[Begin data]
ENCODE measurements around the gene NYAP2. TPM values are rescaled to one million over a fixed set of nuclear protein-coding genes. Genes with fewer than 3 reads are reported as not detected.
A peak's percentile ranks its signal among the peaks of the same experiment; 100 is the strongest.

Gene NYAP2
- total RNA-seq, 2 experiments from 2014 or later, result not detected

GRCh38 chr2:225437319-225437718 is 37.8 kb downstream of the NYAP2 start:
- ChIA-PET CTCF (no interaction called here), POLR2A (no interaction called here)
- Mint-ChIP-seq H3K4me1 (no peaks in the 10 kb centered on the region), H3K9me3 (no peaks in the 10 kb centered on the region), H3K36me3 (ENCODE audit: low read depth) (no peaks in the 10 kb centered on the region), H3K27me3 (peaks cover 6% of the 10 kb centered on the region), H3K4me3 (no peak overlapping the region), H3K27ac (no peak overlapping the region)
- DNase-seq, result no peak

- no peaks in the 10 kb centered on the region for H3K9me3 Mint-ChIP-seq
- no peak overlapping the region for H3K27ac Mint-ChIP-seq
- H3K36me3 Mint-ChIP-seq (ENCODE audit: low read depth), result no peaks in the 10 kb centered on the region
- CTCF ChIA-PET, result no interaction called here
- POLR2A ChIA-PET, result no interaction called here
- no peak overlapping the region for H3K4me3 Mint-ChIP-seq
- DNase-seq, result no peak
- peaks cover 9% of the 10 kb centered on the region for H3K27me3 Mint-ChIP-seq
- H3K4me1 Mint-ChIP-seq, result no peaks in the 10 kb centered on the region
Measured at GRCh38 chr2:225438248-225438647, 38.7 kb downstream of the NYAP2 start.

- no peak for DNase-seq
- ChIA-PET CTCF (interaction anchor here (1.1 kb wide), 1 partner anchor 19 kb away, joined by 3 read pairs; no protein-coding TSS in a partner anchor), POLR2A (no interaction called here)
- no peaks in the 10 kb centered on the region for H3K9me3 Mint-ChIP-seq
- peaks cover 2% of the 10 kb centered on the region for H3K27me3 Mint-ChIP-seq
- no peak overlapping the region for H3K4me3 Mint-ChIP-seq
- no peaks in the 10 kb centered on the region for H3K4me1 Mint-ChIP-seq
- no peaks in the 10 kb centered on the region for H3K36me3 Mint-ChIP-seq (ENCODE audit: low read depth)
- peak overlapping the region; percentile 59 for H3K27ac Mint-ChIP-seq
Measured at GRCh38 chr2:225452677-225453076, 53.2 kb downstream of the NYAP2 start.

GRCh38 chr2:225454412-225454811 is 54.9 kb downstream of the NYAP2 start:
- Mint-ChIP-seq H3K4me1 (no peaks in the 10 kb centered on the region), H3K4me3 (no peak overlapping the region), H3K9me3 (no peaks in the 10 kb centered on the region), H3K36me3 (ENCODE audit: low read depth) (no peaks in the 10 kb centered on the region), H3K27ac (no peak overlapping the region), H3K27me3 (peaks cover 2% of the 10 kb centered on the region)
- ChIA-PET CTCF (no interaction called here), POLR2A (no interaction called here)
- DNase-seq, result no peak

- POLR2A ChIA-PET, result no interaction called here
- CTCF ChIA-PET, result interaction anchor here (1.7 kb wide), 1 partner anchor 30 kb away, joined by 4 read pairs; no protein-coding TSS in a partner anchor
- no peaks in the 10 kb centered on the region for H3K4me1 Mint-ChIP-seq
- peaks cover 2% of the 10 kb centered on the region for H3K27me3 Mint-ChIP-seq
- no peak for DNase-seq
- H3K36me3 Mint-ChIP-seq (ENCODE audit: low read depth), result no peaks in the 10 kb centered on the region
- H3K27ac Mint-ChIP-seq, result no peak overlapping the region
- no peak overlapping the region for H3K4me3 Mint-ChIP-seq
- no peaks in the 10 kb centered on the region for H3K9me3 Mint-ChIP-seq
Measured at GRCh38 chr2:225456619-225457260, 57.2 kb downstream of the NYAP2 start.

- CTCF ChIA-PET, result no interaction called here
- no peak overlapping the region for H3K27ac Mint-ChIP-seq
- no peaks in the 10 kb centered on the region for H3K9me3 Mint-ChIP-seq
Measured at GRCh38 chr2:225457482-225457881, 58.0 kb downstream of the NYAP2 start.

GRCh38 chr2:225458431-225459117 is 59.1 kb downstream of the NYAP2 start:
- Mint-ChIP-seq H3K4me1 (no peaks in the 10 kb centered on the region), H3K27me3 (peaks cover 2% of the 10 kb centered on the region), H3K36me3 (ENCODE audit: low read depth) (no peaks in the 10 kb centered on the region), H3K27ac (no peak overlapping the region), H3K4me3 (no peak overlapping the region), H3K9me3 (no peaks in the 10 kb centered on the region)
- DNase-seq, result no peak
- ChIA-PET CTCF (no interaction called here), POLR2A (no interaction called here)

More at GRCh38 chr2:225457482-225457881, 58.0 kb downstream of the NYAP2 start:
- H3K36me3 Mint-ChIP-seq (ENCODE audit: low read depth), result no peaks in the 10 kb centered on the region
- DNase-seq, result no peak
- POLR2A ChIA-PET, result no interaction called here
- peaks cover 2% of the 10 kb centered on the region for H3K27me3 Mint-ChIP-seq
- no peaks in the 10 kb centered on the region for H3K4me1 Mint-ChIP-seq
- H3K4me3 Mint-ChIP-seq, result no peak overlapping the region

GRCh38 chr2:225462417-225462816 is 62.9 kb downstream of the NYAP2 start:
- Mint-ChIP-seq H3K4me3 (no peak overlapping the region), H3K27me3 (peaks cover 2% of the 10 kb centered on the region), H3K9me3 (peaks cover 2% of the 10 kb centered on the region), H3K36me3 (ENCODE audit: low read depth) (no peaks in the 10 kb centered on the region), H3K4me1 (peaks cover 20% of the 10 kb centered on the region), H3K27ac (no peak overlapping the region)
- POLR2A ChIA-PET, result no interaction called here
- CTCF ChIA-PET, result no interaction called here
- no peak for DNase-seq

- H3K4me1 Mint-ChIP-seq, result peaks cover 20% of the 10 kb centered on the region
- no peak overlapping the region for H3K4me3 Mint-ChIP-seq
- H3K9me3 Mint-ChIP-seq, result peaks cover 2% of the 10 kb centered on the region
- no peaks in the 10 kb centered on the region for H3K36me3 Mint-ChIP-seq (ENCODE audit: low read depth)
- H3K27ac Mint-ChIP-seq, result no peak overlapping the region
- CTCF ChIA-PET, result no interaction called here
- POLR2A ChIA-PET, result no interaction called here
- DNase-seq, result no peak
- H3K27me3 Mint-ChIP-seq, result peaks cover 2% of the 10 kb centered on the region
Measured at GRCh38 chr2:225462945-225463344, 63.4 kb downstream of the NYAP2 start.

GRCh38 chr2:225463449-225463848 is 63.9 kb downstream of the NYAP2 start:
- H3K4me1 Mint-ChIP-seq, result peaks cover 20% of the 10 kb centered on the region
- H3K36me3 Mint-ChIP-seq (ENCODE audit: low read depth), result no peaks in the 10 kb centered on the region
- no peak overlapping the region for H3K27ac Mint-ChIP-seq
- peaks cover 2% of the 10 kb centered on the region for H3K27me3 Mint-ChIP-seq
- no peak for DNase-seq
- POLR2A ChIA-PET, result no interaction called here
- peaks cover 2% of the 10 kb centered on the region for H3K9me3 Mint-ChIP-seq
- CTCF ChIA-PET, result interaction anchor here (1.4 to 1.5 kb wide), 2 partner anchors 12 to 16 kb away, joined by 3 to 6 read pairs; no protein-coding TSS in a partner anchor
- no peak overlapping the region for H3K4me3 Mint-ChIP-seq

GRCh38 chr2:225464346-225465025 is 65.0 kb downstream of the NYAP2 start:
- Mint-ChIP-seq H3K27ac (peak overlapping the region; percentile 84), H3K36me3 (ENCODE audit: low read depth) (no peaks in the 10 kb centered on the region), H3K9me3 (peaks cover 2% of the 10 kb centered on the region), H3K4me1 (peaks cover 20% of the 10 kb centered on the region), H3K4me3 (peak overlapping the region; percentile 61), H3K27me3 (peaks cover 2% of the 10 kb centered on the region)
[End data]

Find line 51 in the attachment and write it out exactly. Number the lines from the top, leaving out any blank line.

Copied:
- H3K36me3 Mint-ChIP-seq (ENCODE audit: low read depth), result no peaks in the 10 kb centered on the region